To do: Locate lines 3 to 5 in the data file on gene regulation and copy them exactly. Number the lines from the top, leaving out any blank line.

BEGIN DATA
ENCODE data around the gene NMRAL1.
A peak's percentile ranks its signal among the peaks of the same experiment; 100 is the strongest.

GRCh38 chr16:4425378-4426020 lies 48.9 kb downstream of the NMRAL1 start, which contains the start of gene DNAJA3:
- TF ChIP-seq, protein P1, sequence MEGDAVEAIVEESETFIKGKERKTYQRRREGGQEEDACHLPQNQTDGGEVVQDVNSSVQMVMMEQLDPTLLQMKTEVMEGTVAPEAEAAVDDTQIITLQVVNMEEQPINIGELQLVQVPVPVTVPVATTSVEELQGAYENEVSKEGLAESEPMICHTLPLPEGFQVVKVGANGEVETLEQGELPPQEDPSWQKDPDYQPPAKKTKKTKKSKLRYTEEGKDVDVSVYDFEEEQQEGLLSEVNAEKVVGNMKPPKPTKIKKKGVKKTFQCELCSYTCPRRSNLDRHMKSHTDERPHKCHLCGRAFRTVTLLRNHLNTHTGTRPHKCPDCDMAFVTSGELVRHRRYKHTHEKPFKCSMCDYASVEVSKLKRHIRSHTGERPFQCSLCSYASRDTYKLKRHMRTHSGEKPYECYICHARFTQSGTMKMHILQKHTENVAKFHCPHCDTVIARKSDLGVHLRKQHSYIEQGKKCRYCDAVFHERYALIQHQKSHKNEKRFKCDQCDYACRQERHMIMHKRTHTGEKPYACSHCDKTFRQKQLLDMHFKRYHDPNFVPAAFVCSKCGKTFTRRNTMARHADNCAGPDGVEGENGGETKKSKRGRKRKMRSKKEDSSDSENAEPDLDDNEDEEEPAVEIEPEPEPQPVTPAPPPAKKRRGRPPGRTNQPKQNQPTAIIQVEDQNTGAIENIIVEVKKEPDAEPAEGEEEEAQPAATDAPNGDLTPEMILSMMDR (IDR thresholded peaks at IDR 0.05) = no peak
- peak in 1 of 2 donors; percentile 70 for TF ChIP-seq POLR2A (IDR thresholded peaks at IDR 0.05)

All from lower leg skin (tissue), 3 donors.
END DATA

GRCh38 chr16:4425378-4426020 lies 48.9 kb downstream of the NMRAL1 start, which contains the start of gene DNAJA3:
- TF ChIP-seq, protein P1, sequence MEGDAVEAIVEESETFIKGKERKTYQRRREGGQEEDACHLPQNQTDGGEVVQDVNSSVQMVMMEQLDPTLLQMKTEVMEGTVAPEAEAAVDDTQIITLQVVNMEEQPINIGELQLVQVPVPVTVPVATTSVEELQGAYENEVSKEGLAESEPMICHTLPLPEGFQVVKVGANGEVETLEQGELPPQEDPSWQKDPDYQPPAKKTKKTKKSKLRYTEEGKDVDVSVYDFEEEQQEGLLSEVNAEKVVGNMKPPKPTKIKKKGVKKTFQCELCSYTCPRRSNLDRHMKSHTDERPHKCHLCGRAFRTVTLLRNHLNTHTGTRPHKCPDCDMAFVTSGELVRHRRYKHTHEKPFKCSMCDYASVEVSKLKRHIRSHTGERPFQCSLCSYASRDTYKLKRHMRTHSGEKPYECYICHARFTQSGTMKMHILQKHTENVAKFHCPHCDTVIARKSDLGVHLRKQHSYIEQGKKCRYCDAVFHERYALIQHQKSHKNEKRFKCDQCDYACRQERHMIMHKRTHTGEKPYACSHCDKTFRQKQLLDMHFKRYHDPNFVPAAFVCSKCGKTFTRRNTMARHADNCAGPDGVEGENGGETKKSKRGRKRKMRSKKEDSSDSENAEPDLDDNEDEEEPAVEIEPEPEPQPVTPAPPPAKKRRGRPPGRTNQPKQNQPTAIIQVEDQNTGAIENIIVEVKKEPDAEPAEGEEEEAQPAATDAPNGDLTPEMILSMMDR (IDR thresholded peaks at IDR 0.05) = no peak
- peak in 1 of 2 donors; percentile 70 for TF ChIP-seq POLR2A (IDR thresholded peaks at IDR 0.05)